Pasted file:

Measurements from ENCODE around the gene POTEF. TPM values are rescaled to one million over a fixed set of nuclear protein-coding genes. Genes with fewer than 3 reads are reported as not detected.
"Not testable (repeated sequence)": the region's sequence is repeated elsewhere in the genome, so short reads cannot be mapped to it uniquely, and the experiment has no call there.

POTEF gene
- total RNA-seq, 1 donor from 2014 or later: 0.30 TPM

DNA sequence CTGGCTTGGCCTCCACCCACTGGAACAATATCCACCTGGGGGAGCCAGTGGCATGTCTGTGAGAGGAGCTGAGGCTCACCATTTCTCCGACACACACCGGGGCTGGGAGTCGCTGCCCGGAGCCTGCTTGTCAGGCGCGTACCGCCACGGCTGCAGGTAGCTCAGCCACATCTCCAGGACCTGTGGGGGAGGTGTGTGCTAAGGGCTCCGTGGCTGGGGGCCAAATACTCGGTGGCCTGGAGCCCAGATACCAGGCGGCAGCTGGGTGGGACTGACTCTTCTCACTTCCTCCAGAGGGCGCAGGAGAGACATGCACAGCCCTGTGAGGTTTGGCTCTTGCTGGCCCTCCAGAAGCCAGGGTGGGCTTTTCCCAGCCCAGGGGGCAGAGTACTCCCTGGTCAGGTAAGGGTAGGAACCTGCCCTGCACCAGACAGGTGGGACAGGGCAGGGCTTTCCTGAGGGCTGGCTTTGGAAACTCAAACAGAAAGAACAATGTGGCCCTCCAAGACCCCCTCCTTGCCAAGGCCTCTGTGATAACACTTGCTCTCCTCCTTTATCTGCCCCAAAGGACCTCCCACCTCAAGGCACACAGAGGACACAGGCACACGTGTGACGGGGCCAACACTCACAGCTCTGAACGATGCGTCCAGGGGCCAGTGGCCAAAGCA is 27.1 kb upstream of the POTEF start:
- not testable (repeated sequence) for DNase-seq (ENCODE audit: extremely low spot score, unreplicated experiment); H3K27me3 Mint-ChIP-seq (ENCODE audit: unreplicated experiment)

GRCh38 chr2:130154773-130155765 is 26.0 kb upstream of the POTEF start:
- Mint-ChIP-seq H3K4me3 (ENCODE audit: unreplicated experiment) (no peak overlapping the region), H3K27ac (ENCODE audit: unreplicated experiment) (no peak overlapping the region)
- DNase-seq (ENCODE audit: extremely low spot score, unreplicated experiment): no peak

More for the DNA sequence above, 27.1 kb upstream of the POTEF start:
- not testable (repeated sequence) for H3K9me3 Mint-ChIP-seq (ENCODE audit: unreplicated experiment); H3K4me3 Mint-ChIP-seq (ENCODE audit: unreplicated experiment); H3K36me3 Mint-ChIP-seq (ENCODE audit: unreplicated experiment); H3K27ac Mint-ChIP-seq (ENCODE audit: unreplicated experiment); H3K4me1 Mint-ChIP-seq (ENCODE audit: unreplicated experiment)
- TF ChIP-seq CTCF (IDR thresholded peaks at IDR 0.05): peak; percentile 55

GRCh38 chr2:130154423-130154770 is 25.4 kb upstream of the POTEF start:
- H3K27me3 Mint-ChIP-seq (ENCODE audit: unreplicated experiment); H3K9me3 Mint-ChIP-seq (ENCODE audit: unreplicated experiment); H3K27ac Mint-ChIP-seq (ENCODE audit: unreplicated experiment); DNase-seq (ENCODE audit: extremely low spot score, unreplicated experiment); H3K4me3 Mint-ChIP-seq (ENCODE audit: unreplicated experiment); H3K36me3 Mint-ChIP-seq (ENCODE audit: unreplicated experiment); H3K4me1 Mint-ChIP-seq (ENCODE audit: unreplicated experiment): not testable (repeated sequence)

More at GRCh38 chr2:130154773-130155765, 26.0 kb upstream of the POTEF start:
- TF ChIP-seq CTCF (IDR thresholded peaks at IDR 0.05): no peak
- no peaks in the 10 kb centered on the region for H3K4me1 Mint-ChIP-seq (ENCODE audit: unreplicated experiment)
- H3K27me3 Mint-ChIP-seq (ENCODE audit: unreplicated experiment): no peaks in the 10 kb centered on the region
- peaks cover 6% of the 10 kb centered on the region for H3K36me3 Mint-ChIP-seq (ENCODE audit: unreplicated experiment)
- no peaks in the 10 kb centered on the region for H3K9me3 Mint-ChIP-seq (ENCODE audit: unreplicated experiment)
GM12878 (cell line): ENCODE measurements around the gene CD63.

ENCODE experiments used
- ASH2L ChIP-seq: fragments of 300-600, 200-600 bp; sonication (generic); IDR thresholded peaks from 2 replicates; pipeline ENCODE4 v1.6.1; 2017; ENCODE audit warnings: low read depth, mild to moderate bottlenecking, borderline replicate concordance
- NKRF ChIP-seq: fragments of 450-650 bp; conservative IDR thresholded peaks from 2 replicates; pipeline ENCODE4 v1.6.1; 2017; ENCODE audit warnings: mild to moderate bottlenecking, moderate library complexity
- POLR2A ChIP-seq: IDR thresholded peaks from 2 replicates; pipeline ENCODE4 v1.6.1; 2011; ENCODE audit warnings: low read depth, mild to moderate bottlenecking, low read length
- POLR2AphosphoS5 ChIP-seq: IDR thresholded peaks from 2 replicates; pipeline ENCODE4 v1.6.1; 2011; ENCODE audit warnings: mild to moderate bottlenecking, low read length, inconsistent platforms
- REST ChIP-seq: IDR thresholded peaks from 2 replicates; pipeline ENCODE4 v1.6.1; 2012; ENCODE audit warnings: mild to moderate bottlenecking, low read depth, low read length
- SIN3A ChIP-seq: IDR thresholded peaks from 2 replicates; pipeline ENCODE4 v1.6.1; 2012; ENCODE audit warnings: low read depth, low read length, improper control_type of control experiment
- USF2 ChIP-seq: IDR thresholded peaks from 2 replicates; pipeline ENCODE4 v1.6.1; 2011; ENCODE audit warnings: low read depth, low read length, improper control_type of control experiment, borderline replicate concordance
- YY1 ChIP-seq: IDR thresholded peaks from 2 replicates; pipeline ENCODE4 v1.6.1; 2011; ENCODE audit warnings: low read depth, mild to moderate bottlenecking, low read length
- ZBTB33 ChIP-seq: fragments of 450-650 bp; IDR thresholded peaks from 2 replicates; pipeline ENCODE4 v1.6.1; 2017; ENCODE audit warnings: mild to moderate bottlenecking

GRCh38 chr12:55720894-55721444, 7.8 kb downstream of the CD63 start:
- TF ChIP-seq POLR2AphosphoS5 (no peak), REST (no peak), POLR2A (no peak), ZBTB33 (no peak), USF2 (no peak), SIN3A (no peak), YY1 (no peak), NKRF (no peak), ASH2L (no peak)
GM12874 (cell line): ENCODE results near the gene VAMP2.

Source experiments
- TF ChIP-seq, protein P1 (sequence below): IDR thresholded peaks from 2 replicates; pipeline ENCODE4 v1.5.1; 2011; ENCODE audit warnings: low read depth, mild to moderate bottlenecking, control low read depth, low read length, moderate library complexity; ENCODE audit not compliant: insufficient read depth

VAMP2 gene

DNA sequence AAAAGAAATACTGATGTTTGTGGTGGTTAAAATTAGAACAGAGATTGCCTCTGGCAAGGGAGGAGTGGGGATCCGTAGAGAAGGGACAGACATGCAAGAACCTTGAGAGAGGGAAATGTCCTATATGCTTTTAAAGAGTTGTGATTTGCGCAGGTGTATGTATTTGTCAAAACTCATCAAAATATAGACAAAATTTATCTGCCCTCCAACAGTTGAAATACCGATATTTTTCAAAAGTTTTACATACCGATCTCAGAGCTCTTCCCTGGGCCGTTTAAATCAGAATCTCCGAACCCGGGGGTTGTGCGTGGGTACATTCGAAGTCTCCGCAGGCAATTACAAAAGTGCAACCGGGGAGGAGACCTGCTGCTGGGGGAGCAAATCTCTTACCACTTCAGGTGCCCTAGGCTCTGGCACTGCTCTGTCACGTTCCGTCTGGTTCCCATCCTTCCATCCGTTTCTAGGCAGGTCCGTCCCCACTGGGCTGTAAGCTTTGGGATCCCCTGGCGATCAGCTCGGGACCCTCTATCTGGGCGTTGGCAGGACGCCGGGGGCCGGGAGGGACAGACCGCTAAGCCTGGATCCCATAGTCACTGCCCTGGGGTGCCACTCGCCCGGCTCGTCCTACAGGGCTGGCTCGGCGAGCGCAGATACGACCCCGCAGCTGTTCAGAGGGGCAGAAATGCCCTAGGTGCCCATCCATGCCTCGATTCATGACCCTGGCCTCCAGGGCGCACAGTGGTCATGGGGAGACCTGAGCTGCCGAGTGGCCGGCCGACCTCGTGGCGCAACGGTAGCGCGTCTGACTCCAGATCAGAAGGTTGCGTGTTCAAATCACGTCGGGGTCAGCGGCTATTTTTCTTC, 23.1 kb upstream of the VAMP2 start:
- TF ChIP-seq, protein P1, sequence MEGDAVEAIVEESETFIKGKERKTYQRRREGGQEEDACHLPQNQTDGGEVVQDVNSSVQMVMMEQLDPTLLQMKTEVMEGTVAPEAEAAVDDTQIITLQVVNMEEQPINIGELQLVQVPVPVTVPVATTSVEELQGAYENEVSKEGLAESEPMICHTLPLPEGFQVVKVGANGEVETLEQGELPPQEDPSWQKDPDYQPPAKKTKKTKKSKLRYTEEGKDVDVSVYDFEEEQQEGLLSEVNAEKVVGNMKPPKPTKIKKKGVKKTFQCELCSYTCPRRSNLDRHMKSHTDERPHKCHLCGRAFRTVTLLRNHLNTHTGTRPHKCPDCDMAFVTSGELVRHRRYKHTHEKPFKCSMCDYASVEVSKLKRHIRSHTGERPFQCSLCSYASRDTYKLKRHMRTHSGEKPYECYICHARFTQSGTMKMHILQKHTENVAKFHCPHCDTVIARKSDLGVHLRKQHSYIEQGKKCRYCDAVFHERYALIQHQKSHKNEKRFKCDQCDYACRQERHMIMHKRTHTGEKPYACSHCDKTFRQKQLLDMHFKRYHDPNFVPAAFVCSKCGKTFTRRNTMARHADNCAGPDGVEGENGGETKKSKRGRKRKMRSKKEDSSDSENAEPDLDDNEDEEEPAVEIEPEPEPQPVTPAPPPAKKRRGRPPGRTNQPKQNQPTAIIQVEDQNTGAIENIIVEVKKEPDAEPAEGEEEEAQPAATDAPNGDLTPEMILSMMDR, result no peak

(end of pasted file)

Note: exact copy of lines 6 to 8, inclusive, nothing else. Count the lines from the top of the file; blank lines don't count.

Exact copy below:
- not testable (repeated sequence) for DNase-seq (ENCODE audit: extremely low spot score, unreplicated experiment); H3K27me3 Mint-ChIP-seq (ENCODE audit: unreplicated experiment)

GRCh38 chr2:130154773-130155765 is 26.0 kb upstream of the POTEF start:
- Mint-ChIP-seq H3K4me3 (ENCODE audit: unreplicated experiment) (no peak overlapping the region), H3K27ac (ENCODE audit: unreplicated experiment) (no peak overlapping the region)